A bassoonist, pianist, and drummer, Davis' most impressive skill is marketing. He grew up in Sylvania, Ohio, and graduated with a music degree from the University of Michigan in 1969. In his twenties he toured with the Norman Luboff Choir and taught junior high school before landing a jingle-writing job in Omaha. "Convoy," a novelty tune he co-wrote for a country singer who performed as C.W. McCall, became a hit. The song helped spawn a CB-radio craze and a Hollywood movie starring Kris Kristofferson. Davis decided, however, to pursue his real passion: what he calls "18th-century rock and roll." He came up with a band name that sounded vaguely heavy metal, but actually referred to an orchestra in Mannheim, Germany, known for lush crescendos — a veritable "steamroller" of sound. The first iteration of the Roller produced a series of records called "Fresh Aire I," "Fresh Aire II," and so on. "Fresh Aire VII" (1990), a musical study of the number seven, won a Grammy for Best New Age Recording. Lacking major label interest, Davis gave away his music to high-end stereo retailers, who used it to demonstrate the range and clarity of their expensive equipment. The fan base grew. As Billboard magazine declared in 1999: "It can rightly be said that Davis pioneered what is now called Adult Contemporary."
The Christmas franchise began in 1984. Davis arranged Rollerized versions of Greensleeves, White Christmas, and Little Drummer Boy. He supplemented the set list with selections from his bottomless trove of original compositions. Davis steers clear of religion. "I'm not preaching anything or pushing beliefs," he explains. "I like family and Christmas tradition, and I think a lot of people like to remember Christmas from when they were kids."
His home near Omaha, a large chalet of his own design with Greek columns in front, has a childlike aura bordering on that of Michael Jackson's Neverland Ranch. There are models of planes and spaceships, replica medieval swords, and dreamy paintings of mythological subjects, some of which double as Mannheim album covers. Out back, workmen are building a large fenced-in enclosure for newly acquired pet wolves named Seth and Seti. The wolves receive daily training from an animal behavior expert and Davis' intrepid German shepherd, Thor. The ducks and wild turkey housed nearby seem oblivious to the potential peril. In California, Davis keeps Storm Shadow, a three-year-old Warlander show horse, which has won Grand National and World's Championship titles.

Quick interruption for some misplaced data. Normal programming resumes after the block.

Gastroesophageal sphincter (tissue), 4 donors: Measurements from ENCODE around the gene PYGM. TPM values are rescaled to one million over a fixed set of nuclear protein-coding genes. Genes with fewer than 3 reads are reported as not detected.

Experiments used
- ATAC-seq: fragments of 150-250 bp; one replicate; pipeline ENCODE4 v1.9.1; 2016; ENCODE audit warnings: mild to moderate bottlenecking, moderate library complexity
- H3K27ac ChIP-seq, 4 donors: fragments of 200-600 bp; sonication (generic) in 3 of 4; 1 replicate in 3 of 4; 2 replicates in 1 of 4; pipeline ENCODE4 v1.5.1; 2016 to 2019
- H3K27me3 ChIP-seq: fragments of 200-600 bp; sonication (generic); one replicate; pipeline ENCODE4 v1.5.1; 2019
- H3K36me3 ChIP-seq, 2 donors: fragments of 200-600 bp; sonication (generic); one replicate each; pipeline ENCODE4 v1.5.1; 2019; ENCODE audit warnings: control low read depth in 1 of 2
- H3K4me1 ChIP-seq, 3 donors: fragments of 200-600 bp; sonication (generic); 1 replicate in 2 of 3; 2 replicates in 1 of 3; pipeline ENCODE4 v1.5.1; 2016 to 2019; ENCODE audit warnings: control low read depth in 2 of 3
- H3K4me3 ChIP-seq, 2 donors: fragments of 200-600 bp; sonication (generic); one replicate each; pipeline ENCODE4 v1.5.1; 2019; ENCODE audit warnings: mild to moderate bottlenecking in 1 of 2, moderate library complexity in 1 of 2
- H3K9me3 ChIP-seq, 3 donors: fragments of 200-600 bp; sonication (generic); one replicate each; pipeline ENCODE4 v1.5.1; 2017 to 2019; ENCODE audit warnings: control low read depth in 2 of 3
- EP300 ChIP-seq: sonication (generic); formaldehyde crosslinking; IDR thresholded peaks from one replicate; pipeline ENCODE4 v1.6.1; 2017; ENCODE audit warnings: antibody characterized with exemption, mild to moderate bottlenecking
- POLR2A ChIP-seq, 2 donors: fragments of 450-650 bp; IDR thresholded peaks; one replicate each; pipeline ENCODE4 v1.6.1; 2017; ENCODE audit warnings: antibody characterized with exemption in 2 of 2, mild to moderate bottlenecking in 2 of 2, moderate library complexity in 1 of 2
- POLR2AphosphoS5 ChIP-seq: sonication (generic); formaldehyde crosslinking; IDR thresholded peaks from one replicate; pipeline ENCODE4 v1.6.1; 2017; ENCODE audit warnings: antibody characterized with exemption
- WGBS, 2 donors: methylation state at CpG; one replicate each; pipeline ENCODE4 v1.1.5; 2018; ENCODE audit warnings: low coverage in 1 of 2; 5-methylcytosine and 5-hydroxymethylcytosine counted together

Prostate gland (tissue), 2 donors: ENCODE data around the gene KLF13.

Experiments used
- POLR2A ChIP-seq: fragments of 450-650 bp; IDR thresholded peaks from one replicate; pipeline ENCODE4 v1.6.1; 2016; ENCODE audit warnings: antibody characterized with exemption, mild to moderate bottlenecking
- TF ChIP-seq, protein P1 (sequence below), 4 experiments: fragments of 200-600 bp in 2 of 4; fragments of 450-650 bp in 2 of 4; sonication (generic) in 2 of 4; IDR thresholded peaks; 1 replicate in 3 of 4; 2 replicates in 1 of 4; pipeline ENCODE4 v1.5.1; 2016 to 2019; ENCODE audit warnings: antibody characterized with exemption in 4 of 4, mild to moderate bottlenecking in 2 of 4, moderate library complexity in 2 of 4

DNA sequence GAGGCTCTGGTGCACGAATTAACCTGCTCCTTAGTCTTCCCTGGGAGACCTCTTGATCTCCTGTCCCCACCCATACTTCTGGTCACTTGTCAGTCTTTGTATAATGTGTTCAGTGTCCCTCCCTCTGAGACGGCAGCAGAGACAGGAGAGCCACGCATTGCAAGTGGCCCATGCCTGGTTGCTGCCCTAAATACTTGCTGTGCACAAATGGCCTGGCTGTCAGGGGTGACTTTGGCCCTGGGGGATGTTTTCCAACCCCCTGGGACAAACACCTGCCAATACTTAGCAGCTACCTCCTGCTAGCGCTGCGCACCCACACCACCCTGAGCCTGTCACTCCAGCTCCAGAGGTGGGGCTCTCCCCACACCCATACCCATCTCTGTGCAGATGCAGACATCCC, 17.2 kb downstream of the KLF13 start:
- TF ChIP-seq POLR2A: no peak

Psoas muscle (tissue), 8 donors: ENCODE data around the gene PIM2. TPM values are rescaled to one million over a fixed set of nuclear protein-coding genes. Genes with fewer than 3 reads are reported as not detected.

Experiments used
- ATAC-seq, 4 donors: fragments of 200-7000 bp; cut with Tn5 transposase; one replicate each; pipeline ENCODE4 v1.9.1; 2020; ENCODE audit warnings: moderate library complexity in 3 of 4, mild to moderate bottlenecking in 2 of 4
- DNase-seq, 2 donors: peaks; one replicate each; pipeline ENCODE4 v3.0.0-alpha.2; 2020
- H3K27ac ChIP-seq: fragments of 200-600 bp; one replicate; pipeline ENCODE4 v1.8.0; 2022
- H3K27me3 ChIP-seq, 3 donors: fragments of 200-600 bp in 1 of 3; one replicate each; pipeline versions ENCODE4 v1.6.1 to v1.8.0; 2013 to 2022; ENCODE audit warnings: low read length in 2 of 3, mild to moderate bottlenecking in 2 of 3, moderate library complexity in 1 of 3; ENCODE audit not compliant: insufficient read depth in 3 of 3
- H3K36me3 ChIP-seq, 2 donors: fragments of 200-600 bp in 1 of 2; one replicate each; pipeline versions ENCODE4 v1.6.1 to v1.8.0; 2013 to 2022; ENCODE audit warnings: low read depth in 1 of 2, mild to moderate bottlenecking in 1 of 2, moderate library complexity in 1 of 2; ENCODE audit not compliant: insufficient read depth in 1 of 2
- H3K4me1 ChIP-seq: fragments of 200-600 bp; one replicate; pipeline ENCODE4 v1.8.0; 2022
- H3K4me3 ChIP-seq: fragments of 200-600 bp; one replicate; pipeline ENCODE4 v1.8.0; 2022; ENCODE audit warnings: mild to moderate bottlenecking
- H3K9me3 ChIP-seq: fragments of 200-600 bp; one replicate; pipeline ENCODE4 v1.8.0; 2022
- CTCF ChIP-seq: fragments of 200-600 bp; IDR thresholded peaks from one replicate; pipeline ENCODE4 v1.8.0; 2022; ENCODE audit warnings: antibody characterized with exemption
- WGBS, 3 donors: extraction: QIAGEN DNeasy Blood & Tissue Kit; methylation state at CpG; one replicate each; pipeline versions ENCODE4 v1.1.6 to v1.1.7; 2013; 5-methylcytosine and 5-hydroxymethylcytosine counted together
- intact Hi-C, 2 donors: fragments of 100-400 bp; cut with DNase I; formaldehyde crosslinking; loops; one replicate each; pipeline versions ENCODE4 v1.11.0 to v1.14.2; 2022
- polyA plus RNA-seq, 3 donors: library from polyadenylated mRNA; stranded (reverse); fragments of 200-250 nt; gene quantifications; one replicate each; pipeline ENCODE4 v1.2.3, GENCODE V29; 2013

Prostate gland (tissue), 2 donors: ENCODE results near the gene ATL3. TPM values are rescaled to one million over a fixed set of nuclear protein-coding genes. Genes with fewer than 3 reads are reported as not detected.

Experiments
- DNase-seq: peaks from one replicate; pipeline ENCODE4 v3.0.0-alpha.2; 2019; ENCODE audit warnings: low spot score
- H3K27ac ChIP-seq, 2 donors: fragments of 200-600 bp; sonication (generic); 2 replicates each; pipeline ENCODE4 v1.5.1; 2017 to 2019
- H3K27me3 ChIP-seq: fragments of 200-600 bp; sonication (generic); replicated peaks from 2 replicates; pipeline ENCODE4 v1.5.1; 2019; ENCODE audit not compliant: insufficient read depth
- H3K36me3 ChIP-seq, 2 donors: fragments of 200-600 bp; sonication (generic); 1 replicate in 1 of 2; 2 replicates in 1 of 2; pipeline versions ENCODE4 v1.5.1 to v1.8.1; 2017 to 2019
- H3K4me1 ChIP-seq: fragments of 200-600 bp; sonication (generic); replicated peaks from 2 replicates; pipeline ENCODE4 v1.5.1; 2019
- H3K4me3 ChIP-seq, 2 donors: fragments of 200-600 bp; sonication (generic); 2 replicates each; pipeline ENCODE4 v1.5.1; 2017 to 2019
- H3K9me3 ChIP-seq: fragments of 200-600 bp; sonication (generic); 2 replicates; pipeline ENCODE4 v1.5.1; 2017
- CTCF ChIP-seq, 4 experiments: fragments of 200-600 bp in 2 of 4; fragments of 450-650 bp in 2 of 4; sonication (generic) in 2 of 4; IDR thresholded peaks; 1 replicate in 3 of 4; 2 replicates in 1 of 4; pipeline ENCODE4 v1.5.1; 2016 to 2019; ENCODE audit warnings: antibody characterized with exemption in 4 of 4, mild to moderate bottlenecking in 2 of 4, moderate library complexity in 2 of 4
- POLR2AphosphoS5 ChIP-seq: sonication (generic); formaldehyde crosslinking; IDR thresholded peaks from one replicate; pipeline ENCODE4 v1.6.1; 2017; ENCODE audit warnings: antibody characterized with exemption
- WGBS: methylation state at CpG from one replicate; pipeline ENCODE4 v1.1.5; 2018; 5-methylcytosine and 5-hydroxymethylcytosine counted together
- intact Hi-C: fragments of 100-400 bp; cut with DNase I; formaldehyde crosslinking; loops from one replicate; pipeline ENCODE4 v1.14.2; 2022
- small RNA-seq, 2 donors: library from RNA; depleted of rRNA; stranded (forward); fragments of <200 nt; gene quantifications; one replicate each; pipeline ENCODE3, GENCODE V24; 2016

Neck surgery two years ago ended Davis' performing days, but he still jets around to oversee shows, each of which features six Mannheim Steamroller players, a local pickup string section, Christmas videos projected onto huge screens, and numerous references to CDs available for purchase in the lobby. The venues range from 1,500 to 4,000 seats.
Davis, who has three children, went through a tough divorce two years ago that he says left him with emotional bruises and composer's block. Six months ago a new relationship with a younger woman in Panama melted his mental ice, inspiring him to write a soulful instrumental for piano, 12-string guitar, and French horn. Entitled "Finally," it will anchor a forthcoming album, "True Wilderness." Davis seems on the verge of a new creative phase, and given his sales track record, Roller devotees are likely to be pulling out their wallets.